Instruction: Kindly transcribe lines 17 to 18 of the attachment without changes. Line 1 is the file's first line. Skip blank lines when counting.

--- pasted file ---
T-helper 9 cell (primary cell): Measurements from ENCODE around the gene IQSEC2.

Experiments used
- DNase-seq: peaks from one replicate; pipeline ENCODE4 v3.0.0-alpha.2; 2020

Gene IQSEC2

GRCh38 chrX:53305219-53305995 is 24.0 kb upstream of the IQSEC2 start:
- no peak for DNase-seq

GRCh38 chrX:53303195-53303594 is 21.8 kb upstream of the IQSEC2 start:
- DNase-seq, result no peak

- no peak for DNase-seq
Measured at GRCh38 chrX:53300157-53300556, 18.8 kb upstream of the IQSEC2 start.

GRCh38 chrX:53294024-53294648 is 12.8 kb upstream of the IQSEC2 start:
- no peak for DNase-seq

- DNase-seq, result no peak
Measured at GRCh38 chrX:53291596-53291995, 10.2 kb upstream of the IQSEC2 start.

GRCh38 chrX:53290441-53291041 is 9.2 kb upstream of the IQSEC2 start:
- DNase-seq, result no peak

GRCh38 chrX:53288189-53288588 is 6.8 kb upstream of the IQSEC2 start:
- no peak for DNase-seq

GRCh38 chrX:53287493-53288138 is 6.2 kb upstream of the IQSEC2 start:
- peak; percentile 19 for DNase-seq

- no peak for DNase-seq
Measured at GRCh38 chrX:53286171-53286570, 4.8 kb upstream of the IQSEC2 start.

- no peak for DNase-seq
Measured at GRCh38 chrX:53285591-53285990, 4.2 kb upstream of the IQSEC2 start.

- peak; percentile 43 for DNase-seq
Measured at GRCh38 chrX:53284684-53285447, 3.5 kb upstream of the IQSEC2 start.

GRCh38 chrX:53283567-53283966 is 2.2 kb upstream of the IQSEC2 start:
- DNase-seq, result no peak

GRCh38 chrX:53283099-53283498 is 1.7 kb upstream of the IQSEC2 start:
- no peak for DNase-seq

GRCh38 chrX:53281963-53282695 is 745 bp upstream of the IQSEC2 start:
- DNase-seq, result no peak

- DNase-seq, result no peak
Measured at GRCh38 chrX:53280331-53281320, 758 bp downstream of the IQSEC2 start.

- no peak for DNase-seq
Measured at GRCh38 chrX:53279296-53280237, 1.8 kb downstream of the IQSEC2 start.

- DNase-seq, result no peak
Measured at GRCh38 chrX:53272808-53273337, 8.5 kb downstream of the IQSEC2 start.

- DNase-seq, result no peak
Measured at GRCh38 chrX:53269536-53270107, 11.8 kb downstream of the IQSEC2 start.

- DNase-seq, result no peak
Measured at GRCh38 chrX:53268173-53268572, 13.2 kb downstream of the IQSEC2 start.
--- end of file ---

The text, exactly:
GRCh38 chrX:53288189-53288588 is 6.8 kb upstream of the IQSEC2 start:
- no peak for DNase-seq